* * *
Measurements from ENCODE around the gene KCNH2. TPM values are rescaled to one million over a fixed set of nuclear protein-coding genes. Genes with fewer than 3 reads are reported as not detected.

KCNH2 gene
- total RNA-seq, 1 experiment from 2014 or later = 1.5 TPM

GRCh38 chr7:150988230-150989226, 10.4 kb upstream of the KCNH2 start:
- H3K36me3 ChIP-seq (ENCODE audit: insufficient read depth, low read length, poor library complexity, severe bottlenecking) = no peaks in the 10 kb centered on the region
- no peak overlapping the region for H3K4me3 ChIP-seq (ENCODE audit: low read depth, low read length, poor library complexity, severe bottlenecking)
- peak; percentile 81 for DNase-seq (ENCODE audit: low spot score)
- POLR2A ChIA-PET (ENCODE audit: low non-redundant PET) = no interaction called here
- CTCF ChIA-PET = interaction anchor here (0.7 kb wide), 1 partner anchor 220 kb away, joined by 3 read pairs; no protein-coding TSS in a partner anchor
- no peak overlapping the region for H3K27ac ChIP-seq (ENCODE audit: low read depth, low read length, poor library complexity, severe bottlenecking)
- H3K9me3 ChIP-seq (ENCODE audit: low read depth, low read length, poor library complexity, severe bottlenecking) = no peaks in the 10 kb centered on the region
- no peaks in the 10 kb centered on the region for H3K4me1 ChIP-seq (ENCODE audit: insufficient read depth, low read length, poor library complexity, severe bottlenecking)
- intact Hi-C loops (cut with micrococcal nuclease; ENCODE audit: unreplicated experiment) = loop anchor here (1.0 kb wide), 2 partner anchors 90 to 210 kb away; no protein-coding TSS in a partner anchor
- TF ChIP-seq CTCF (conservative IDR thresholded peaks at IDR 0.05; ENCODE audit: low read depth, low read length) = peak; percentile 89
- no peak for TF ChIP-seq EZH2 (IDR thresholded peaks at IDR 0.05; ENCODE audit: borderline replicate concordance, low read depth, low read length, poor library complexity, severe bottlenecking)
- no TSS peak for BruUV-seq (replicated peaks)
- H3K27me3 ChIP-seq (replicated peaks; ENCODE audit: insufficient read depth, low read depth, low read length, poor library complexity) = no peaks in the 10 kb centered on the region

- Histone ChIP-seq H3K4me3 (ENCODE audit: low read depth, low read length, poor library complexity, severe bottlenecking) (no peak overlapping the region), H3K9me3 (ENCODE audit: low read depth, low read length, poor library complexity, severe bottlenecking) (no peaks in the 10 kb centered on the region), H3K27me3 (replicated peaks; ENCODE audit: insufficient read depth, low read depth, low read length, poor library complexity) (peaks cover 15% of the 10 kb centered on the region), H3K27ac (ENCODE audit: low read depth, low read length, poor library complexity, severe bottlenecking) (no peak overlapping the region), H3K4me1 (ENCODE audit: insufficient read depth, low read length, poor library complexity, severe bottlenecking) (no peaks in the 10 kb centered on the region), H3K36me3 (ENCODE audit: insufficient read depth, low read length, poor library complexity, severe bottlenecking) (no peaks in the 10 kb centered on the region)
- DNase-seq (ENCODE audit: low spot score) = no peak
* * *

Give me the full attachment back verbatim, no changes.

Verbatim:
Measurements from ENCODE around the gene KCNH2. TPM values are rescaled to one million over a fixed set of nuclear protein-coding genes. Genes with fewer than 3 reads are reported as not detected.

KCNH2 gene
- total RNA-seq, 1 experiment from 2014 or later = 1.5 TPM

GRCh38 chr7:150988230-150989226, 10.4 kb upstream of the KCNH2 start:
- H3K36me3 ChIP-seq (ENCODE audit: insufficient read depth, low read length, poor library complexity, severe bottlenecking) = no peaks in the 10 kb centered on the region
- no peak overlapping the region for H3K4me3 ChIP-seq (ENCODE audit: low read depth, low read length, poor library complexity, severe bottlenecking)
- peak; percentile 81 for DNase-seq (ENCODE audit: low spot score)
- POLR2A ChIA-PET (ENCODE audit: low non-redundant PET) = no interaction called here
- CTCF ChIA-PET = interaction anchor here (0.7 kb wide), 1 partner anchor 220 kb away, joined by 3 read pairs; no protein-coding TSS in a partner anchor
- no peak overlapping the region for H3K27ac ChIP-seq (ENCODE audit: low read depth, low read length, poor library complexity, severe bottlenecking)
- H3K9me3 ChIP-seq (ENCODE audit: low read depth, low read length, poor library complexity, severe bottlenecking) = no peaks in the 10 kb centered on the region
- no peaks in the 10 kb centered on the region for H3K4me1 ChIP-seq (ENCODE audit: insufficient read depth, low read length, poor library complexity, severe bottlenecking)
- intact Hi-C loops (cut with micrococcal nuclease; ENCODE audit: unreplicated experiment) = loop anchor here (1.0 kb wide), 2 partner anchors 90 to 210 kb away; no protein-coding TSS in a partner anchor
- TF ChIP-seq CTCF (conservative IDR thresholded peaks at IDR 0.05; ENCODE audit: low read depth, low read length) = peak; percentile 89
- no peak for TF ChIP-seq EZH2 (IDR thresholded peaks at IDR 0.05; ENCODE audit: borderline replicate concordance, low read depth, low read length, poor library complexity, severe bottlenecking)
- no TSS peak for BruUV-seq (replicated peaks)
- H3K27me3 ChIP-seq (replicated peaks; ENCODE audit: insufficient read depth, low read depth, low read length, poor library complexity) = no peaks in the 10 kb centered on the region

- Histone ChIP-seq H3K4me3 (ENCODE audit: low read depth, low read length, poor library complexity, severe bottlenecking) (no peak overlapping the region), H3K9me3 (ENCODE audit: low read depth, low read length, poor library complexity, severe bottlenecking) (no peaks in the 10 kb centered on the region), H3K27me3 (replicated peaks; ENCODE audit: insufficient read depth, low read depth, low read length, poor library complexity) (peaks cover 15% of the 10 kb centered on the region), H3K27ac (ENCODE audit: low read depth, low read length, poor library complexity, severe bottlenecking) (no peak overlapping the region), H3K4me1 (ENCODE audit: insufficient read depth, low read length, poor library complexity, severe bottlenecking) (no peaks in the 10 kb centered on the region), H3K36me3 (ENCODE audit: insufficient read depth, low read length, poor library complexity, severe bottlenecking) (no peaks in the 10 kb centered on the region)
- DNase-seq (ENCODE audit: low spot score) = no peak